For her first novel, Rachel writes with great understanding and intensity. Her portrayal of young adult passions and emotions are credible and realistic. Their world is filled with issues that cannot help but scar the heart, such as a brother dying of cancer and a family divorce. Coping with these problems forces life to become a day by day journey; sorting out thoughts and feelings, while also developing a new relationship, draws upon every ounce of the main character, Erica’s strength and courage.
The story begins with Erica, the narrator, going on a camping trip with Daina, her best friend, Daina’s brother, Alex and Erica, another girl from school. The night is long and Erica doesn’t go back to the tent that she was sharing with Daina. In the morning Daina is missing and after a time the police are called and a search is mounted. Everyone is frantic and it is here we get to know the characters intimately. Their reactions and the devastation and guilt they each feel is truthfully portrayed.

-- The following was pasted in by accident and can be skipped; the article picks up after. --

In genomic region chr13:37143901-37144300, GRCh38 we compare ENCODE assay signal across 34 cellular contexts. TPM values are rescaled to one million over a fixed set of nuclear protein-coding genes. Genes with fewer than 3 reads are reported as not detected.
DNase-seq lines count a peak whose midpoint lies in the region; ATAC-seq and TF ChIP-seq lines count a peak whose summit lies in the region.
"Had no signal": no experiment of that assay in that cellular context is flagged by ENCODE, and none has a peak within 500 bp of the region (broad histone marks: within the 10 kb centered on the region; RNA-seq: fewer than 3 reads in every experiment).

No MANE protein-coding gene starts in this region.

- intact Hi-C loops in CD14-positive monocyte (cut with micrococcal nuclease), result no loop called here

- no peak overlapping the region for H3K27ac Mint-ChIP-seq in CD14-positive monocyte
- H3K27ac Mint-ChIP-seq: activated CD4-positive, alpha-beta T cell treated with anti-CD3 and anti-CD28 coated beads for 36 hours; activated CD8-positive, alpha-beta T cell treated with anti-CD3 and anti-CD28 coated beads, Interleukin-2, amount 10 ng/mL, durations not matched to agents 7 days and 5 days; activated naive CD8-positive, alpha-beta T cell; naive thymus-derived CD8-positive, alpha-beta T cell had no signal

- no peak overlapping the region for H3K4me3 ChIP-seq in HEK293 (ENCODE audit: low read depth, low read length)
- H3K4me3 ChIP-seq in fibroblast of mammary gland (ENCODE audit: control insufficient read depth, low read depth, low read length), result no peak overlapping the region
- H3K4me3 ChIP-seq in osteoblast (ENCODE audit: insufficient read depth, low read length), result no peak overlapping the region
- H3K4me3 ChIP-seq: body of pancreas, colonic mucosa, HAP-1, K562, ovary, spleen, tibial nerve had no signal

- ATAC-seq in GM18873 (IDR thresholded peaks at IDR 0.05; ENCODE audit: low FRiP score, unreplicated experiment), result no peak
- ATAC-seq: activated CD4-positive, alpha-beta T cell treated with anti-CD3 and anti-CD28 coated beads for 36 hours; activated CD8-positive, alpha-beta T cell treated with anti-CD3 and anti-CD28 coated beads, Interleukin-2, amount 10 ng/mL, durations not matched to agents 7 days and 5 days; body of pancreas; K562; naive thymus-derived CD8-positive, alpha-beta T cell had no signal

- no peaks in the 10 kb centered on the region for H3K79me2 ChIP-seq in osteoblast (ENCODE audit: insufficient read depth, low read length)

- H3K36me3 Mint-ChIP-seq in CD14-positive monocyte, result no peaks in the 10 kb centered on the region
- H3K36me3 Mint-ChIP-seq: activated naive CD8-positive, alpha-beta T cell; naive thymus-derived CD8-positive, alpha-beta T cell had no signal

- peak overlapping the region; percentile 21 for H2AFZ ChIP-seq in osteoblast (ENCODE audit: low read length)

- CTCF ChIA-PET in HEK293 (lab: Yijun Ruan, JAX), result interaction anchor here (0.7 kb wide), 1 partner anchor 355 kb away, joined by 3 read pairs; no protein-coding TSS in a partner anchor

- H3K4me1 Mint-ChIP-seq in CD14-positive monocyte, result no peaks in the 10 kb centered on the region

The writing evokes a sense of recognition in the reader that draws one into the story, and you read it with heart and head. Gradually pieces of the puzzle emerge. When Daina’s diary is found, Erica unashamedly takes it as she needs to know and understand what has happened to her friend. Relationships between Erica and her parents, the families of Daina, Alex and Erica, are explored again with feeling; so many issues and yet so little to be done.
It is great to read a book set in South Australia. For many the area is familiar and makes sense of the story. Rachel also has a wonderful sense of being in the water, describing Erica’s feelings as she enters a pool and swims, holding her breath. “This is how I have taught myself what it is to breathe.” It is almost a cleansing ritual for her, which unfortunately doesn’t help her inner thoughts.
The twist at the end of the novel is startling and brings many threads of the story together. It will allow the characters to move on, although they will never forget the girl, the love, or the lesson. Life today is tough for many young adults, and following the thoughts and inner feelings of the characters helps us to understand and empathize with them.
Shortlisted for the 2016 Ampersand Prize**